Duluth, MN (NNCNOW.com)
-- Airplane maintenance facility AAR's start up in Duluth is just one example of the resurgence the Twin Ports' economy these days.
Duluth Mayor Don Ness grew up in a different Duluth.
"Duluth was in some dire times," said Ness. "We were one of the most distressed cities in the nation."
Unemployment numbers in the 80's reflect the struggle.
"At one time we had an unemployment rate 2nd in the nation, only behind Newark, New Jersey at nearly 20 percent."
But, as Bob Dylan says, the times, they are a-changing.
"You see local businesses investigating in our city, multinational corporations in our community," said Ness, outside of City Hall Wedsnday.
Mayor Ness thanks the groundwork laid by his predecessors, who created an esthetically pleasing downtown district and a revamped Canal Park.
He says that helped to attract a strong work force.
"The primary, motivating factor for these companies and where they locate is workforce."
But it's not just Duluth that's seeing positive economic growth. In Superior the jobs are rolling in as well, and pretty soon they'll be rolling in by the hundreds.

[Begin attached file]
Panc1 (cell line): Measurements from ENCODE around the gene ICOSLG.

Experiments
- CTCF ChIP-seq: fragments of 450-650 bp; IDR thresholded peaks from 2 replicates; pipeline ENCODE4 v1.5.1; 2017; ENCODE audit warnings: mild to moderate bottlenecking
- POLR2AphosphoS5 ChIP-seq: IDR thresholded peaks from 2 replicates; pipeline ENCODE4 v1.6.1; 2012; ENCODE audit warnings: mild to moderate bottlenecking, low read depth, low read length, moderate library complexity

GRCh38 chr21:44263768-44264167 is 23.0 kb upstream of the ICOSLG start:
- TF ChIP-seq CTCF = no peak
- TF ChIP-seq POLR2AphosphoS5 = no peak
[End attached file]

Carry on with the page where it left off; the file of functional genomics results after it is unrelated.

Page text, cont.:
That's thanks in large part to the start up of Kestrel.
"They are going to have 100 people this year. They'll have more than 200 people by the end of next year and in 2014, when the first plane rolls off, it'll be 300 people or more."
Superior Mayor Bruce Hagen says a strong education system, on top of an attractive workforce, is bringing employers, like airplane manufacturer Kestrel to Superior.
The city is also giving two of its signature streets, Belknap and Tower Avenues facelifts in the coming years, creating a look to keep young professional living in the downtown area.
"We need to make sure that we make room for, and growth for, our young professionals," said Hagen.
Growth that's being enjoyed by both port cities that battled off a recession, to come out strong, and ready for the future.
The Twin-ports has seen a steady rise in the labor force since 1990, and an unemployment rate regularly under the national average.
Preliminary unemployment numbers for October show a rate of 5.9 percent.